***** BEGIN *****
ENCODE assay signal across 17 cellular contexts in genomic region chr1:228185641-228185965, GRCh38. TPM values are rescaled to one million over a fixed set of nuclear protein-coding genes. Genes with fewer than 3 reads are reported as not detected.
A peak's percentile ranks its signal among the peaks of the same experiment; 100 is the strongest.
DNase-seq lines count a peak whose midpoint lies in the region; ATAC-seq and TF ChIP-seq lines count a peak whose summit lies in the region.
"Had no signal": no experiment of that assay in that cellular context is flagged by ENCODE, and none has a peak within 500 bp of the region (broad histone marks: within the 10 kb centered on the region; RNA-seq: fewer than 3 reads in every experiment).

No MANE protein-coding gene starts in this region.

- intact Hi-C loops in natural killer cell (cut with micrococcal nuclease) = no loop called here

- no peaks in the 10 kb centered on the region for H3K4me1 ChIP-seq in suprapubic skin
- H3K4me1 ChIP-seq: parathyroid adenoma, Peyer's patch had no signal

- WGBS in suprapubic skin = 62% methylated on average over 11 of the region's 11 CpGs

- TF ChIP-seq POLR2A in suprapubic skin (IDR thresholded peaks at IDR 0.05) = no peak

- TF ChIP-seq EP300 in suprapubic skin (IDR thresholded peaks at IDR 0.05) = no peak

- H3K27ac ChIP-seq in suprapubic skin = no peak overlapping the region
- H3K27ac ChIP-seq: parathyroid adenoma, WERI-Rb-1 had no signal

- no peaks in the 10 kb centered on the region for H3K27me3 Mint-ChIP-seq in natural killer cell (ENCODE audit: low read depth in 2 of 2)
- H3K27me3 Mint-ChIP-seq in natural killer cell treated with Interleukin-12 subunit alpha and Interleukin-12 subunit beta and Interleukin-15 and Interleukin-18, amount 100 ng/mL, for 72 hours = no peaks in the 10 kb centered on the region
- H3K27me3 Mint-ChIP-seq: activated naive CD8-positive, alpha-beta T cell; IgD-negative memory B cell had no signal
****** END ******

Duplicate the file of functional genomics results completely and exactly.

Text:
ENCODE assay signal across 17 cellular contexts in genomic region chr1:228185641-228185965, GRCh38. TPM values are rescaled to one million over a fixed set of nuclear protein-coding genes. Genes with fewer than 3 reads are reported as not detected.
A peak's percentile ranks its signal among the peaks of the same experiment; 100 is the strongest.
DNase-seq lines count a peak whose midpoint lies in the region; ATAC-seq and TF ChIP-seq lines count a peak whose summit lies in the region.
"Had no signal": no experiment of that assay in that cellular context is flagged by ENCODE, and none has a peak within 500 bp of the region (broad histone marks: within the 10 kb centered on the region; RNA-seq: fewer than 3 reads in every experiment).

No MANE protein-coding gene starts in this region.

- intact Hi-C loops in natural killer cell (cut with micrococcal nuclease) = no loop called here

- no peaks in the 10 kb centered on the region for H3K4me1 ChIP-seq in suprapubic skin
- H3K4me1 ChIP-seq: parathyroid adenoma, Peyer's patch had no signal

- WGBS in suprapubic skin = 62% methylated on average over 11 of the region's 11 CpGs

- TF ChIP-seq POLR2A in suprapubic skin (IDR thresholded peaks at IDR 0.05) = no peak

- TF ChIP-seq EP300 in suprapubic skin (IDR thresholded peaks at IDR 0.05) = no peak

- H3K27ac ChIP-seq in suprapubic skin = no peak overlapping the region
- H3K27ac ChIP-seq: parathyroid adenoma, WERI-Rb-1 had no signal

- no peaks in the 10 kb centered on the region for H3K27me3 Mint-ChIP-seq in natural killer cell (ENCODE audit: low read depth in 2 of 2)
- H3K27me3 Mint-ChIP-seq in natural killer cell treated with Interleukin-12 subunit alpha and Interleukin-12 subunit beta and Interleukin-15 and Interleukin-18, amount 100 ng/mL, for 72 hours = no peaks in the 10 kb centered on the region
- H3K27me3 Mint-ChIP-seq: activated naive CD8-positive, alpha-beta T cell; IgD-negative memory B cell had no signal